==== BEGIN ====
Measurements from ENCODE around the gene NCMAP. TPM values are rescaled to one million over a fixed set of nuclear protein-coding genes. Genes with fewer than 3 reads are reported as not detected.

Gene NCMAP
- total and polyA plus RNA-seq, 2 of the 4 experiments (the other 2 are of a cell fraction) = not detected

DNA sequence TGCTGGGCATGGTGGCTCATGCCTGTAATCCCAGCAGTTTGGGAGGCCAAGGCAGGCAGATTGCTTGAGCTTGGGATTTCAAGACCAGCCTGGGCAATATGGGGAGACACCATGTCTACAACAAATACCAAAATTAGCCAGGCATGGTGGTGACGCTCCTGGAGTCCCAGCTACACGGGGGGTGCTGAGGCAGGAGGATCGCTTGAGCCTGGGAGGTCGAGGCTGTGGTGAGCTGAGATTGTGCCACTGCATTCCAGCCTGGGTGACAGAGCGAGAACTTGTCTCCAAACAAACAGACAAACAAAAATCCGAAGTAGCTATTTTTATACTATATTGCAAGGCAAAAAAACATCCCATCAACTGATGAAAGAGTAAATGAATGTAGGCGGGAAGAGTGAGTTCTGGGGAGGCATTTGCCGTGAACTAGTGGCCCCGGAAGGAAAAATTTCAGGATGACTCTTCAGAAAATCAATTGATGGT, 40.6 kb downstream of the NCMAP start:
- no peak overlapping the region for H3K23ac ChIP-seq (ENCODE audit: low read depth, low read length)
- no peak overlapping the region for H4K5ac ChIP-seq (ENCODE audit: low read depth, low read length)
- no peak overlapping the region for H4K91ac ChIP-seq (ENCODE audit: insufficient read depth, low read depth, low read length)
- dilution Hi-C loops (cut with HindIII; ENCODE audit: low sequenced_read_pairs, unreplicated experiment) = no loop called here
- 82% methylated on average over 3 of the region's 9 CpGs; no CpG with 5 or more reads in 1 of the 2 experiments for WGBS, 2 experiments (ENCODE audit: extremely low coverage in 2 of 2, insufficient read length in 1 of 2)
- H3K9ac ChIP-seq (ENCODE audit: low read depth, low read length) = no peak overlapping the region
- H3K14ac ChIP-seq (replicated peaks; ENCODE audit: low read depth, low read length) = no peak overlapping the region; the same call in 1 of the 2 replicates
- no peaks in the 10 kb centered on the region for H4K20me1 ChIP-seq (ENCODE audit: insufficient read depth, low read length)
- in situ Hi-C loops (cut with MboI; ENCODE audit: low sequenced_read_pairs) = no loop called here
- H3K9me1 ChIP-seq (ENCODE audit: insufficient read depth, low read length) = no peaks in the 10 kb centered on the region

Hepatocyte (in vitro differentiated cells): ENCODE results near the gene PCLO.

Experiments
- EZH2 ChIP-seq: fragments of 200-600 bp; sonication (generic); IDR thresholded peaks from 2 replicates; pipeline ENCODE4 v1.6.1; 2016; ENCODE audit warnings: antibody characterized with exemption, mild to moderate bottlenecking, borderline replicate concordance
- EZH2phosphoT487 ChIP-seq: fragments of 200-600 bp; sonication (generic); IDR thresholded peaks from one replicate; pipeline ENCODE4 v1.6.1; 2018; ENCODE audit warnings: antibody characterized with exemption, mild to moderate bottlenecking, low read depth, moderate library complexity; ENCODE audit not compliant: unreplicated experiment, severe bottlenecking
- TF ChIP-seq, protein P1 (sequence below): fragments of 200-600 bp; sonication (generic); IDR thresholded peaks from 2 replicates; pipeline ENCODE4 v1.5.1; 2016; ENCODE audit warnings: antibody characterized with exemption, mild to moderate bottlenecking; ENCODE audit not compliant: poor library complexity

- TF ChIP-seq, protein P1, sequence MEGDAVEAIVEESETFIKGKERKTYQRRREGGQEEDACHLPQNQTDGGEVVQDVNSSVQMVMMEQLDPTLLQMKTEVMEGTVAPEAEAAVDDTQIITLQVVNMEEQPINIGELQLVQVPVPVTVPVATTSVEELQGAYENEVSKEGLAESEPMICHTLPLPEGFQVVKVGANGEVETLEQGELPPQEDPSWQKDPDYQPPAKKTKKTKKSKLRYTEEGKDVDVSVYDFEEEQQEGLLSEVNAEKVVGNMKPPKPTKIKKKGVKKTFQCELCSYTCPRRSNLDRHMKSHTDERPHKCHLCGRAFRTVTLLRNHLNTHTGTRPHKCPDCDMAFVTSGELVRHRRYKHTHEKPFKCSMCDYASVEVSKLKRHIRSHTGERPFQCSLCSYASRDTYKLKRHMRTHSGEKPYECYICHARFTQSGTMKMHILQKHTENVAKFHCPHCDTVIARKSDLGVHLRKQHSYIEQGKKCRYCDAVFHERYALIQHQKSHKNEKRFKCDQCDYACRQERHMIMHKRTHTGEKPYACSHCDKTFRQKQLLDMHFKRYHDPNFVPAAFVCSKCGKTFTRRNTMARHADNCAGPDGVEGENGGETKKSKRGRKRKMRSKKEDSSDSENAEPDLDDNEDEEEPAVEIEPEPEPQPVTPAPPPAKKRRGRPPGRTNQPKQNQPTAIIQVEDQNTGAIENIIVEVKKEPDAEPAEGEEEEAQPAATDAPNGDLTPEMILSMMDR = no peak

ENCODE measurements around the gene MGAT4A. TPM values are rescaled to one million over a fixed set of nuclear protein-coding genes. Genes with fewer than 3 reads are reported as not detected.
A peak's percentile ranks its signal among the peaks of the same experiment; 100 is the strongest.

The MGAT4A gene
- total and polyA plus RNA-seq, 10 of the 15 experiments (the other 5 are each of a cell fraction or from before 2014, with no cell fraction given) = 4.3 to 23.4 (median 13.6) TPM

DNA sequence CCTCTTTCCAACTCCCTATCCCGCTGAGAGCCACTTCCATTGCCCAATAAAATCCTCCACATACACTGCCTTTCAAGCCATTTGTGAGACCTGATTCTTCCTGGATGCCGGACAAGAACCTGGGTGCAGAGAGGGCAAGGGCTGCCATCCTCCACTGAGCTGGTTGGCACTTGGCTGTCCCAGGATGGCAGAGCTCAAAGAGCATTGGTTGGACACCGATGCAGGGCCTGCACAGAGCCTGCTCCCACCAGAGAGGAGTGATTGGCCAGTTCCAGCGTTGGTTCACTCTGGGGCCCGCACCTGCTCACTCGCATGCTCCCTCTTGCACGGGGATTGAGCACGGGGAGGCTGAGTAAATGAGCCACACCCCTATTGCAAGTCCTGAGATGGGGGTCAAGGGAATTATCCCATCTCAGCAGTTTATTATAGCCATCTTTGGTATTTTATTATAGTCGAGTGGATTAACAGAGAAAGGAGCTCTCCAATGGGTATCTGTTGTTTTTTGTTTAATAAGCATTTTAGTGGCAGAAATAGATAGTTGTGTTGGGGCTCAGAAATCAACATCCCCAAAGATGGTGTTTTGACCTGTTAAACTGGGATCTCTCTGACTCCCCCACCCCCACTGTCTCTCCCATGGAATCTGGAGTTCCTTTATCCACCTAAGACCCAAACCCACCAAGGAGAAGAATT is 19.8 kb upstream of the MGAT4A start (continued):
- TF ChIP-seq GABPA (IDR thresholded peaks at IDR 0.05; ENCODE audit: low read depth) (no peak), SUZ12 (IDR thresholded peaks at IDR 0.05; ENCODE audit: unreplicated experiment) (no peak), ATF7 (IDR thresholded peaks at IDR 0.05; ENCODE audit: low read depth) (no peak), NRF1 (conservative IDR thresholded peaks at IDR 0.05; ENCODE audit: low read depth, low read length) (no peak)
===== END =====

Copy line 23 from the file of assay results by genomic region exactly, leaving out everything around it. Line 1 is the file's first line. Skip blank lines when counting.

The MGAT4A gene